Saturday, November 11, 2017

Faught: The truth about the current budget crisis


The truth about the current budget crisis

There are differing viewpoints on the answer to fixing our state budget woes, but the issue at hand is protecting and funding our core services. While I take my role as State Representative very seriously, I understand that I will never make everybody happy. I tell my constituents what my beliefs and core principles are when I am asking for their vote. Integrity demands that I am true to my word and every decision made as a legislator means that both the benefits and consequences of each measure presented must be weighed before making a decision. Believe me, there are no easy answers!

It is important to note that even if HB1054 had passed with the required 76 votes, the monies generated would not have been appropriated until March 1st, 2018. The immediate crisis facing DHS (specifically the Advantage Waver program) would not have been averted by passage of this bill. The good news is that in addition to available Rainy Day funds and recent revenue upturns, there is more than enough in numerous state revolving accounts that can be tapped to appropriate the necessary dollars to keep the core services provided to our citizens.

This Special Session should have dealt solely with the current deficit created when the State Supreme Court overturned the Cigarette “fee”, ruling it unconstitutional. Digging the financial hole twice as deep and compounding the problem with added spending in a time when sufficient funds are not there and when our state is slowly but surely emerging from a deep national recession is reckless and irresponsible. Raising taxes at this time actually threatens to stall or possibly even reverse the fragile economic recovery we have started to see. In a two- income family, if one wage earner loses their job, the family doesn’t decide to buy a new car and go further in debt – state government shouldn’t increase spending until we regain a sure financial footing. Recovery is occurring and we are seeing some very encouraging numbers as our revenues are gradually increasing, but unfortunately, it doesn’t happen overnight. Raising taxes should always be a last resort.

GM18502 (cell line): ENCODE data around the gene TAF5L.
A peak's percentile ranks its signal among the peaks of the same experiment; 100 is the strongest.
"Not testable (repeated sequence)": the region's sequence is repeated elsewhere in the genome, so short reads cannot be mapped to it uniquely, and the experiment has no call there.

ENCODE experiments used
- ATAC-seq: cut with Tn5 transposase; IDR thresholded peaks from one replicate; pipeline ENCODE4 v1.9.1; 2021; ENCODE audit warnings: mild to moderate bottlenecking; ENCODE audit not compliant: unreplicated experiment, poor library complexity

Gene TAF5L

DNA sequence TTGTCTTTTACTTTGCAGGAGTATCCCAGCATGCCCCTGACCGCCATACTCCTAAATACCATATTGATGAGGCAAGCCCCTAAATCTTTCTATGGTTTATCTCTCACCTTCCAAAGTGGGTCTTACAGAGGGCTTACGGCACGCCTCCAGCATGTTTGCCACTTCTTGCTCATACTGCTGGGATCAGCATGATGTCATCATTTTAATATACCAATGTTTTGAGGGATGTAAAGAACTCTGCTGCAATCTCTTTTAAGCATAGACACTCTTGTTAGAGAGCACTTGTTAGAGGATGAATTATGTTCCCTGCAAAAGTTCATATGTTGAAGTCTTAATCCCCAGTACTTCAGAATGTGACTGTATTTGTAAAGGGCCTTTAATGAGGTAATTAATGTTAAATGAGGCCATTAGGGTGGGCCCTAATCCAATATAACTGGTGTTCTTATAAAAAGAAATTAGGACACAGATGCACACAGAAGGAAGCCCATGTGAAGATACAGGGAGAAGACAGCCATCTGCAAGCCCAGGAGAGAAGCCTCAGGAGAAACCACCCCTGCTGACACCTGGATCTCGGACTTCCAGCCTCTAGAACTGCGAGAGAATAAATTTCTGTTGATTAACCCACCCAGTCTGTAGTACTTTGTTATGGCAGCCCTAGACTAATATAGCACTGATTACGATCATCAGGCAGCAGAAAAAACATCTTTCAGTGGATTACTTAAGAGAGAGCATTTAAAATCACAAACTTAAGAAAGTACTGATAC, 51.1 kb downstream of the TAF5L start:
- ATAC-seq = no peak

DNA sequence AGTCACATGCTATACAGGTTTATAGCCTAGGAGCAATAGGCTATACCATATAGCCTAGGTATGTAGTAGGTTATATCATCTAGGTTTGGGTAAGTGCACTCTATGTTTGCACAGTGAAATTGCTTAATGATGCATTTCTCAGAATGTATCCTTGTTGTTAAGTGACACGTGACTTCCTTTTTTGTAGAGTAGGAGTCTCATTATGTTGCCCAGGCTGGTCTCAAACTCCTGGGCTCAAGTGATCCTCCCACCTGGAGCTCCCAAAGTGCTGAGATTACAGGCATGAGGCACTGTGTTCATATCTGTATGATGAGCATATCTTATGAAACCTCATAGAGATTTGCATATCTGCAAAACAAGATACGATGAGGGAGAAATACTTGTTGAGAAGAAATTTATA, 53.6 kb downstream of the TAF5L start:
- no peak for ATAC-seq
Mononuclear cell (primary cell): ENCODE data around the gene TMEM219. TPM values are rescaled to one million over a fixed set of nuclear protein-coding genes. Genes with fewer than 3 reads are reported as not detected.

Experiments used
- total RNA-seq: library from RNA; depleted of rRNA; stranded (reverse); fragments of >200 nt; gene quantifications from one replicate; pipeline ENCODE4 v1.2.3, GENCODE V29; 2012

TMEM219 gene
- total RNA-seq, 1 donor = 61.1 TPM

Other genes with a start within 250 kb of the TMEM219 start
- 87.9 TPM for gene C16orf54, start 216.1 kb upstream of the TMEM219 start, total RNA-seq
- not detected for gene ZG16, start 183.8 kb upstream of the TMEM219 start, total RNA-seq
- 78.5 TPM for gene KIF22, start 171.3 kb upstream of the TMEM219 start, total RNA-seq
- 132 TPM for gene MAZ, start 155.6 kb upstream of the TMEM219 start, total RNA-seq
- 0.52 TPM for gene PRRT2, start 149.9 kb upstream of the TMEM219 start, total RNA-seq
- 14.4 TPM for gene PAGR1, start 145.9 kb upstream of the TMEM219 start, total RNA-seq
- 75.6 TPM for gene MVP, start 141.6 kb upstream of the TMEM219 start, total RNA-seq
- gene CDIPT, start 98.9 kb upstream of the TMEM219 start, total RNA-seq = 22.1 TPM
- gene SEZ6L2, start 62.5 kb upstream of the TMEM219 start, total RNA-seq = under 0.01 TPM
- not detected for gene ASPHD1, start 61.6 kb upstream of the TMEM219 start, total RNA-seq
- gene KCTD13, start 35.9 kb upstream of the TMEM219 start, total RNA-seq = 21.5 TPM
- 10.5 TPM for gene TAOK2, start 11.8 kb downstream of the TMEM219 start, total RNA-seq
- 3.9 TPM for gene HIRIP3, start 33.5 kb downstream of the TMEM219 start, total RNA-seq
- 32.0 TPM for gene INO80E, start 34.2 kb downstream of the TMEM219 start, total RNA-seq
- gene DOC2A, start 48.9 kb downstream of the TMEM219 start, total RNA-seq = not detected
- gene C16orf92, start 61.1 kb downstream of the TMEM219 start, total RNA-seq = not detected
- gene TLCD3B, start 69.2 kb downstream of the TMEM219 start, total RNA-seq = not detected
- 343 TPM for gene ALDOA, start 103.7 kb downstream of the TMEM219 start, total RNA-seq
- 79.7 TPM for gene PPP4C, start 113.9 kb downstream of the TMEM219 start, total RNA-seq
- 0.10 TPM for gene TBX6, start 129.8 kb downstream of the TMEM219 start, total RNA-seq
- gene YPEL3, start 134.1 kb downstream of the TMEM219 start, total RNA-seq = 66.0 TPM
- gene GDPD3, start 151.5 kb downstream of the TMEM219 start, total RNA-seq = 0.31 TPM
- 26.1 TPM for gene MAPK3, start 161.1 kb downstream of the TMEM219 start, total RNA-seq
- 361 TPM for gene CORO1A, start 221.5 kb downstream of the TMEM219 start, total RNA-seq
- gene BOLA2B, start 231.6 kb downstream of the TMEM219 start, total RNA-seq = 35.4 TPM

Oklahomans solidly rejected a tax increase 12 months ago when they voted down the Education Penny Sales Tax at the polls. They had the opportunity, but rejected a one cent permanent increase in sales tax even though it was targeted to Education. This wasn’t because they were not in support of our teachers, but because they felt they were taxed enough already. Had HB1054 passed, it would have been the largest tax increase in Oklahoma history.

Over the last few weeks, it has come to light that several state agencies have been lying to legislature and the people of Oklahoma about the monies they have been allocated. Millions of taxpayer dollars which come from hard-working Oklahoma families and small businesses have been squandered and misused. This is totally unacceptable. We should demand audits and oversight on agencies before they misspend another dime of taxpayer money. Continuing to appropriate funds to these agencies without accountability is a dereliction of our duty.